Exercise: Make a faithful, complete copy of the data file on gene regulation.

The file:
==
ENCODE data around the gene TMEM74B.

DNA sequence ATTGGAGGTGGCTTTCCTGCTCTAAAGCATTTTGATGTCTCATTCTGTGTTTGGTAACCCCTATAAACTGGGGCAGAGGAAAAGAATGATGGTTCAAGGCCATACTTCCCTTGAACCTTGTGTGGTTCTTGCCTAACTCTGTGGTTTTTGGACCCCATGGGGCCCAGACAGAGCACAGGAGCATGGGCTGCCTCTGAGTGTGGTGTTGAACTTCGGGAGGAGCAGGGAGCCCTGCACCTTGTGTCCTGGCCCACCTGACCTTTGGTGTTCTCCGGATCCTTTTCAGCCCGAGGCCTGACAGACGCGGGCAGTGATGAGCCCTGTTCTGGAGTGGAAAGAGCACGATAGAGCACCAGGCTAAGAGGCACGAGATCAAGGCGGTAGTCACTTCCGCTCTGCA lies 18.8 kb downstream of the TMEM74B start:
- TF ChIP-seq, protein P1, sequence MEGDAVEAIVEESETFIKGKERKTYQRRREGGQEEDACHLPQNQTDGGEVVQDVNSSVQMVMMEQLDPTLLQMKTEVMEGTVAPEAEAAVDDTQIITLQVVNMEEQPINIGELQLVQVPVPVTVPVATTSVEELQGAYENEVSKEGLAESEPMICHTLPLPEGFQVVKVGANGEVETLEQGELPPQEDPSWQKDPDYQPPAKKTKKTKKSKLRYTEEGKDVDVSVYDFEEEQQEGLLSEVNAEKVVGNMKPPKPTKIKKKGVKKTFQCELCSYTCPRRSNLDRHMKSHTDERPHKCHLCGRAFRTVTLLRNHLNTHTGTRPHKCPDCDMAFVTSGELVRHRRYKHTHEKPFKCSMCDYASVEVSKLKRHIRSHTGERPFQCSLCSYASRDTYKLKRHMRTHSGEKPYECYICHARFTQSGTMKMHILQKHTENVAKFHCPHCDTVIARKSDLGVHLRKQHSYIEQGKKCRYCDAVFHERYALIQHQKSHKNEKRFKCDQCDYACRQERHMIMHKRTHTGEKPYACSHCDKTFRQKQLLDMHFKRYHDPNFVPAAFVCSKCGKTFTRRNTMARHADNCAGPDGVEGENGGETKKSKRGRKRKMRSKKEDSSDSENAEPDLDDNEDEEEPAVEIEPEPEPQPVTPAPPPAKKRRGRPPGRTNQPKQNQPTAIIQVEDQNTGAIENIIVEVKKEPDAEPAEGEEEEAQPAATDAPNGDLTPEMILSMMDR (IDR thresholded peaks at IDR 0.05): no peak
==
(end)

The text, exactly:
ENCODE data around the gene TMEM74B.

DNA sequence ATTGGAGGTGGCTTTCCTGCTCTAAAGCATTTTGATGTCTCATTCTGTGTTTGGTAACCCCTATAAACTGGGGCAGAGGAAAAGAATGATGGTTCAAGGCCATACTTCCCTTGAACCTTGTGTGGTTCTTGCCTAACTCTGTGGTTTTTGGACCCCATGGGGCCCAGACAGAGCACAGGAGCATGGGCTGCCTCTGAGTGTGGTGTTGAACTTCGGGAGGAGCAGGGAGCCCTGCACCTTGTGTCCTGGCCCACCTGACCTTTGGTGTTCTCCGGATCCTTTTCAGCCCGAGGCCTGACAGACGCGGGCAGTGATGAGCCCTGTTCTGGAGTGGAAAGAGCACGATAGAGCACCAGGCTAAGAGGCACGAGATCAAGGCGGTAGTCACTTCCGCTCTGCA lies 18.8 kb downstream of the TMEM74B start:
- TF ChIP-seq, protein P1, sequence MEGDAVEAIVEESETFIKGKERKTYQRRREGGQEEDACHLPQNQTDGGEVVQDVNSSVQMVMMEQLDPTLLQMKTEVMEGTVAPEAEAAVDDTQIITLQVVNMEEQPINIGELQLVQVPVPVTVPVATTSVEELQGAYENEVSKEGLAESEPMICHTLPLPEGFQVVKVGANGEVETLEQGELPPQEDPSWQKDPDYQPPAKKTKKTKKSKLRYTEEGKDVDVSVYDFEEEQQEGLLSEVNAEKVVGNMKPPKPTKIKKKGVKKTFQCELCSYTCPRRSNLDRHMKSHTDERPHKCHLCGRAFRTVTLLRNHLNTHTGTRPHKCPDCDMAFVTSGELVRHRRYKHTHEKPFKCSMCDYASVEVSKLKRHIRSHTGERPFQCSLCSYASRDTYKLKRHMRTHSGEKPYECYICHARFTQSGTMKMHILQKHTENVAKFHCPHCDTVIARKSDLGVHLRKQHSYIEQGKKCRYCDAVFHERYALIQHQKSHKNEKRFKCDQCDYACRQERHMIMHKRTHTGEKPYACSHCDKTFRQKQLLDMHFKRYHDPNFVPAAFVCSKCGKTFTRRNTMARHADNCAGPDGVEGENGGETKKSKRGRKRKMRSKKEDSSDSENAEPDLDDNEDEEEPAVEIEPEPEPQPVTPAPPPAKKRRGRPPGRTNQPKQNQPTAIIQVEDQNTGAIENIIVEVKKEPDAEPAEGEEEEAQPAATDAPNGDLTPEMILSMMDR (IDR thresholded peaks at IDR 0.05): no peak